New technologies, such as advances in seismic survey techniques used to predict fracture formations, will enhance the industry’s capability to assess the potential of the basement as a hydrocarbon-yielding reservoir. Similarly, areas once considered uneconomical or technically challenging can now be explored, representing a new play concept for the UKCS.
Sub Basalt and Cretaceous sands, West of Shetland
Basalt is an igneous, fine grained rock which can be laterally extensive when extruded as a lava flow. The presence of these shallow, high velocity, highly heterogeneous (continuous) layers can scatter the seismic energy during seismic surveys providing challenges for interpreters of the data. This play concept centres on a deeper cretaceous sandstone reservoir which is difficult to map due to the presence of the basalt layer above, obscuring the seismic imaging of the deeper reflectors.
Through the study of similar rock sequences observed in outcrops onshore, the properties of these sandstones have been shown to be of reservoir quality. Acquisition of additional seismic data and interpretation can better map these sub-basalt Cretaceous sands. The first sub-basalt discovery is the Rosebank field West of Shetland.
|Left: Sub-basalt. Map showing the eastern limits of Palaeocene lava flows in the Faroe-Shetland Basin (purple line) and the eastern limit of the main intrusive sill complex (green line). Sill complex outline modified from Rateau et al. (2013), well and field data from DECC. Right: Conceptual diagram showing elements of the sub-basalt play West of Shetland and West of Britain, after Rateau et al. (2013), Grove (2013), and Helland-Hansen (2009). Images from OMV.|
Southern North Sea High CO2 Gas
The gas in the South Eastern part of the Permian basin in the UK is characterized by unusually high CO2 (carbon dioxide) and N2 (Nitrogen) contents, often referred to as “fizzy” accumulations. This area extends into the Dutch sector and includes several hundred bcf of undeveloped gas.
Although the gas in the Rotliegend reservoirs of the Southern Permian basin is predominantly methane, the area in the extreme south east of the UKCS waters has high inert contents. The ‘Fizzy’ accumulation (tested by well 50/26b-6) contains 50% CO2 and 9% N2. The nearby 54/1b-6 ‘Oak’ discovery has similar high inert contents (36% CO2 and 25% N2). This region of high inert gas content extends into the Dutch sector (Blocks P1 and P2) and is a related to the inverted ‘Fizzy Horst’ structural feature (Yielding et al., 2011).
The key to unlocking this resource is the application of technology that will allow commercial development. This technology needs to address the removal and disposal of the inert content to provide a gas stream that meets market requirements or to allow the efficient combustion of low calorific value gas.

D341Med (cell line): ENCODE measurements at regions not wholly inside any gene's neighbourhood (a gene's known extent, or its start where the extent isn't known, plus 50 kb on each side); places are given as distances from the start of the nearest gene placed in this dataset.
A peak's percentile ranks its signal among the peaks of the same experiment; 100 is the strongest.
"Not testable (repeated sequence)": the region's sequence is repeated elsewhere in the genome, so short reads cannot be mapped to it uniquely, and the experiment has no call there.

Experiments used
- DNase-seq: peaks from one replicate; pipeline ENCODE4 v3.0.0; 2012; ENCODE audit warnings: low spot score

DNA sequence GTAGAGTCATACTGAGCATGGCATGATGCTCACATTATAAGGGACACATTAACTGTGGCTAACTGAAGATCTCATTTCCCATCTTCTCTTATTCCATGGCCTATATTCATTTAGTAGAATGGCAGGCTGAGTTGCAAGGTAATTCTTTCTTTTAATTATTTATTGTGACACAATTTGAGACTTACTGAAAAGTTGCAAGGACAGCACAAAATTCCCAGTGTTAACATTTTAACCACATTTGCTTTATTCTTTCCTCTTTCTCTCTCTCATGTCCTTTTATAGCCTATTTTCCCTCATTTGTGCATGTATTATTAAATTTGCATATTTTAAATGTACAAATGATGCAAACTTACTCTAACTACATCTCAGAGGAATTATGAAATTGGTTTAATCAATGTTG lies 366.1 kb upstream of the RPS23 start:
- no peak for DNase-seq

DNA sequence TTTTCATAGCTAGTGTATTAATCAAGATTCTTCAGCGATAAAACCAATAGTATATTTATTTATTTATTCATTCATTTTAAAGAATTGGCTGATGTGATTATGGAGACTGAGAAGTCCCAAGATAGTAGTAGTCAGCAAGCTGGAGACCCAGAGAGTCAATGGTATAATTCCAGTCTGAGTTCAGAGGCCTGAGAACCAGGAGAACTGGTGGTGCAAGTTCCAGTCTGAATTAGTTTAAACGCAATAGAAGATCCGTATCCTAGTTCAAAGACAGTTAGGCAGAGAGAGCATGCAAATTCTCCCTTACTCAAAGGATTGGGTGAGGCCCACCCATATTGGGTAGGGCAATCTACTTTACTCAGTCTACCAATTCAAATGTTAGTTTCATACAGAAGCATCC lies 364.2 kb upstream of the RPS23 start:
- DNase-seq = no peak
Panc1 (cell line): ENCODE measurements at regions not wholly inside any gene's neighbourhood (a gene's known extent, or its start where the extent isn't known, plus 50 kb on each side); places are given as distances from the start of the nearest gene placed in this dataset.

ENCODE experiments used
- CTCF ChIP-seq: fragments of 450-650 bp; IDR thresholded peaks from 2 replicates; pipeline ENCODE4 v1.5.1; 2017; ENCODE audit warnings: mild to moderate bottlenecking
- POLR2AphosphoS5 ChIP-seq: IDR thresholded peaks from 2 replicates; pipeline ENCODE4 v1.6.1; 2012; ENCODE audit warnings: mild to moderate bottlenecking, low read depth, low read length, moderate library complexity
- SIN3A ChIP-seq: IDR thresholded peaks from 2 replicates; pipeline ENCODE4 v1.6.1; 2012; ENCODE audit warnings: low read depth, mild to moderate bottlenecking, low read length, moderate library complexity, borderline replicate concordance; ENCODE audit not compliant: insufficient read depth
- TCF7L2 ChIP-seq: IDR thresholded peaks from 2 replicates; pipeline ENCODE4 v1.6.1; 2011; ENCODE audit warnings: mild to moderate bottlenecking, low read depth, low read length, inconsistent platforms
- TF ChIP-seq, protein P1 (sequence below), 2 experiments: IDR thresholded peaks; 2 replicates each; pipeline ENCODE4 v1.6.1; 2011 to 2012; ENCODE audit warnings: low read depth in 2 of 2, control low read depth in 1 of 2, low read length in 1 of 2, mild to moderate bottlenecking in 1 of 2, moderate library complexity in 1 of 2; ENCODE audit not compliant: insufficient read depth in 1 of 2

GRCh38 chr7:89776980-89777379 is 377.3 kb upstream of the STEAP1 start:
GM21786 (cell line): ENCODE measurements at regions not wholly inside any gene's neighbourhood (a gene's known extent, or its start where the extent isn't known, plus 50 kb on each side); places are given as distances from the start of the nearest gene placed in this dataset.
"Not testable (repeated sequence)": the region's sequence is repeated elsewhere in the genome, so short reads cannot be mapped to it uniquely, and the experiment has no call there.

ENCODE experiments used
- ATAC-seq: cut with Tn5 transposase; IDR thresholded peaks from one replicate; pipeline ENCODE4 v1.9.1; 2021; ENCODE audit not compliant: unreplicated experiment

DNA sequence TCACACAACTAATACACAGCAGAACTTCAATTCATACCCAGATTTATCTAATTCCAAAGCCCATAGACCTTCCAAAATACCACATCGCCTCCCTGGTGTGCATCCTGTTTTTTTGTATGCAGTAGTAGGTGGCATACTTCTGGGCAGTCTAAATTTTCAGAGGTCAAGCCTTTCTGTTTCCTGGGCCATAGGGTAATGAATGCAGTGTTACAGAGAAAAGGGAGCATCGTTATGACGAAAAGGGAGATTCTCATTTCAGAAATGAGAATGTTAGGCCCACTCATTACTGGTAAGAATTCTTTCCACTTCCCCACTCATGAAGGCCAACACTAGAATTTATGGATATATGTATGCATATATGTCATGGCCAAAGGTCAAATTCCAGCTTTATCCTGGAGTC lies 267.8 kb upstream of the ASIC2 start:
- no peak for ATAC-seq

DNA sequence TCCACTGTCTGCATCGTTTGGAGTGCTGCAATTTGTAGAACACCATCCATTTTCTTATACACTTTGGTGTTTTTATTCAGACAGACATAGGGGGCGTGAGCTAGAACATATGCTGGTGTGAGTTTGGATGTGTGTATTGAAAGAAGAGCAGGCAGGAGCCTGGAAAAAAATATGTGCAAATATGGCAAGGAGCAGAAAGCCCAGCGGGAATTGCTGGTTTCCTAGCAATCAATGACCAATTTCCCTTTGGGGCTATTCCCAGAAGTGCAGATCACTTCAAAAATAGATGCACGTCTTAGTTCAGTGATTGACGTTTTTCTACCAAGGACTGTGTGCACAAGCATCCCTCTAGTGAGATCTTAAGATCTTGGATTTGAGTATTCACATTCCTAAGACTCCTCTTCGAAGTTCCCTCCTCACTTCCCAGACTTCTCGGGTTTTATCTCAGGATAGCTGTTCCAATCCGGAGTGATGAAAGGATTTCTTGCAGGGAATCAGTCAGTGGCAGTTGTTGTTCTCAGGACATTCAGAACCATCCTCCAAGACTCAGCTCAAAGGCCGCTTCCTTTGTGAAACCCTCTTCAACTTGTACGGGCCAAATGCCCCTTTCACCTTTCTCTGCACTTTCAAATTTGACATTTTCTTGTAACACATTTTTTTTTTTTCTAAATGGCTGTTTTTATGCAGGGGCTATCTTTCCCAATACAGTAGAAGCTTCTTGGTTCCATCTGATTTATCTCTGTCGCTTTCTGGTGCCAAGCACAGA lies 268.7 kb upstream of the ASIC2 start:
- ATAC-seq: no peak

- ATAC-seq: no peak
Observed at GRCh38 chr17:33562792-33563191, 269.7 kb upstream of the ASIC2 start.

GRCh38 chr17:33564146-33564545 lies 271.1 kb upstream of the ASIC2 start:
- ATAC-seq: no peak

Triassic West of Shetland
Exploration and development of West of Shetland fields are predominantly focussed on Paleocene age reservoirs (such as Schiehallion, Foinaven and Clair). South of these discoveries, well penetrations have discovered Triassic age reservoirs which are older than Paleocene. Two depositional models are relevant for this play. The wetter climate depositional model consists of alluvial fans forming against basement highs during the active rifting phase of the formation of the Atlantic Ocean. The drier climate depositional model is similar but rather than fluvial channels there are aeolian (wind blown) sand dunes and sandflats, such as the Otter Bank formation. The Triassic play concept has been proven in Liverpool Bay, east Irish Sea as well as south of West of Shetland. This is considered a new play as it is under-drilled and little understood.
Permian in the East Irish Sea
The East Irish Sea basin is divided into several sub-basins and highs. The basins were formed by the Triassic rift development of grabens and half-grabens, a characteristic geological feature of the UKCS.
Sherwood Sandstone is a regionally developed system with good quality reservoir rock. This formation accounts for a large majority of the currently proven reserves. The main exploration risk in this area lies with source rock maturation and hydrocarbon migration, most likely in the deepest buried areas away from the location of uplift during the early Cretaceous period.
Traps rely on hydrocarbon migration from younger Liassic reservoirs to older Triassic reservoir through fault juxtaposition. Evaporites (rocks formed by the evaporation of provide good sealing potential but halokinesis (the movement of salt or salt bodies) adds uncertainty to structural modelling and may also hinder hydrocarbon migration.
Oonagh Werngren, Petroleum Exploration Society for Great Britain president and operations director at industry body Oil & Gas UK. Photo from Oil & Gas UK.